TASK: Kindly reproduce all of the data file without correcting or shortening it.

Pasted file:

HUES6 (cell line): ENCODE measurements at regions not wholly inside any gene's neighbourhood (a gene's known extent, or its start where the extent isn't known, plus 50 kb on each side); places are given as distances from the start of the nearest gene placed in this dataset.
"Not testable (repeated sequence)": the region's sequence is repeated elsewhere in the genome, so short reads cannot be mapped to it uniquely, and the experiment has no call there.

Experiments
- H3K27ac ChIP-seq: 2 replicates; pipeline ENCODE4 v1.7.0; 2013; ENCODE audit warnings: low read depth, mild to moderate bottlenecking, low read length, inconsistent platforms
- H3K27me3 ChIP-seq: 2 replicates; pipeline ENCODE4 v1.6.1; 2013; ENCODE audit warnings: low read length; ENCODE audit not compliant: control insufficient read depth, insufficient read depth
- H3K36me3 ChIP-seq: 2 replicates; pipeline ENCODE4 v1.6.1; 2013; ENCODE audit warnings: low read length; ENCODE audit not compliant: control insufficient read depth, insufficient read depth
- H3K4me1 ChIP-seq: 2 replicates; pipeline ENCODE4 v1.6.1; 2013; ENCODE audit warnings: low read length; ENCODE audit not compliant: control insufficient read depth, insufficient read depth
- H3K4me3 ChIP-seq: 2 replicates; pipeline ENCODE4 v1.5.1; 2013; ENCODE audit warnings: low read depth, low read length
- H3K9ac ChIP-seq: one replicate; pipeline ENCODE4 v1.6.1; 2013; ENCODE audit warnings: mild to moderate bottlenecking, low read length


HUES6 (cell line): ENCODE measurements at regions not wholly inside any gene's neighbourhood (a gene's known extent, or its start where the extent isn't known, plus 50 kb on each side); places are given as distances from the start of the nearest gene placed in this dataset.
"Not testable (repeated sequence)": the region's sequence is repeated elsewhere in the genome, so short reads cannot be mapped to it uniquely, and the experiment has no call there.

Experiments
- H3K27ac ChIP-seq: 2 replicates; pipeline ENCODE4 v1.7.0; 2013; ENCODE audit warnings: low read depth, mild to moderate bottlenecking, low read length, inconsistent platforms
- H3K27me3 ChIP-seq: 2 replicates; pipeline ENCODE4 v1.6.1; 2013; ENCODE audit warnings: low read length; ENCODE audit not compliant: control insufficient read depth, insufficient read depth
- H3K36me3 ChIP-seq: 2 replicates; pipeline ENCODE4 v1.6.1; 2013; ENCODE audit warnings: low read length; ENCODE audit not compliant: control insufficient read depth, insufficient read depth
- H3K4me1 ChIP-seq: 2 replicates; pipeline ENCODE4 v1.6.1; 2013; ENCODE audit warnings: low read length; ENCODE audit not compliant: control insufficient read depth, insufficient read depth
- H3K4me3 ChIP-seq: 2 replicates; pipeline ENCODE4 v1.5.1; 2013; ENCODE audit warnings: low read depth, low read length
- H3K9ac ChIP-seq: one replicate; pipeline ENCODE4 v1.6.1; 2013; ENCODE audit warnings: mild to moderate bottlenecking, low read length